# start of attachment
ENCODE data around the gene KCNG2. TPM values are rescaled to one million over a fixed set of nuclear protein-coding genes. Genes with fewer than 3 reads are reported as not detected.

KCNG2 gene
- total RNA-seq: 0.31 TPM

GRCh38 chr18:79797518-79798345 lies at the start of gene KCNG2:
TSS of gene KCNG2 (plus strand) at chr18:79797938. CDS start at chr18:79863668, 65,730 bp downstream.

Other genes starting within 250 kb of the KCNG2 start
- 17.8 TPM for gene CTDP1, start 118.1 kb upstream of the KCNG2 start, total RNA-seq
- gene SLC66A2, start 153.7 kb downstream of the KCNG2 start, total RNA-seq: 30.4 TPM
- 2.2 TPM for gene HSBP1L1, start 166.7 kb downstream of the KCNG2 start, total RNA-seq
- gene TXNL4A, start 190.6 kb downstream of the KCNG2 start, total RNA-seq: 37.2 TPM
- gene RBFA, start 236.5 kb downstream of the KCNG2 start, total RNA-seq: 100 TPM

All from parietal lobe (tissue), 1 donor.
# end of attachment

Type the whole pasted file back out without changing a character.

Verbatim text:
ENCODE data around the gene KCNG2. TPM values are rescaled to one million over a fixed set of nuclear protein-coding genes. Genes with fewer than 3 reads are reported as not detected.

KCNG2 gene
- total RNA-seq: 0.31 TPM

GRCh38 chr18:79797518-79798345 lies at the start of gene KCNG2:
TSS of gene KCNG2 (plus strand) at chr18:79797938. CDS start at chr18:79863668, 65,730 bp downstream.

Other genes starting within 250 kb of the KCNG2 start
- 17.8 TPM for gene CTDP1, start 118.1 kb upstream of the KCNG2 start, total RNA-seq
- gene SLC66A2, start 153.7 kb downstream of the KCNG2 start, total RNA-seq: 30.4 TPM
- 2.2 TPM for gene HSBP1L1, start 166.7 kb downstream of the KCNG2 start, total RNA-seq
- gene TXNL4A, start 190.6 kb downstream of the KCNG2 start, total RNA-seq: 37.2 TPM
- gene RBFA, start 236.5 kb downstream of the KCNG2 start, total RNA-seq: 100 TPM

All from parietal lobe (tissue), 1 donor.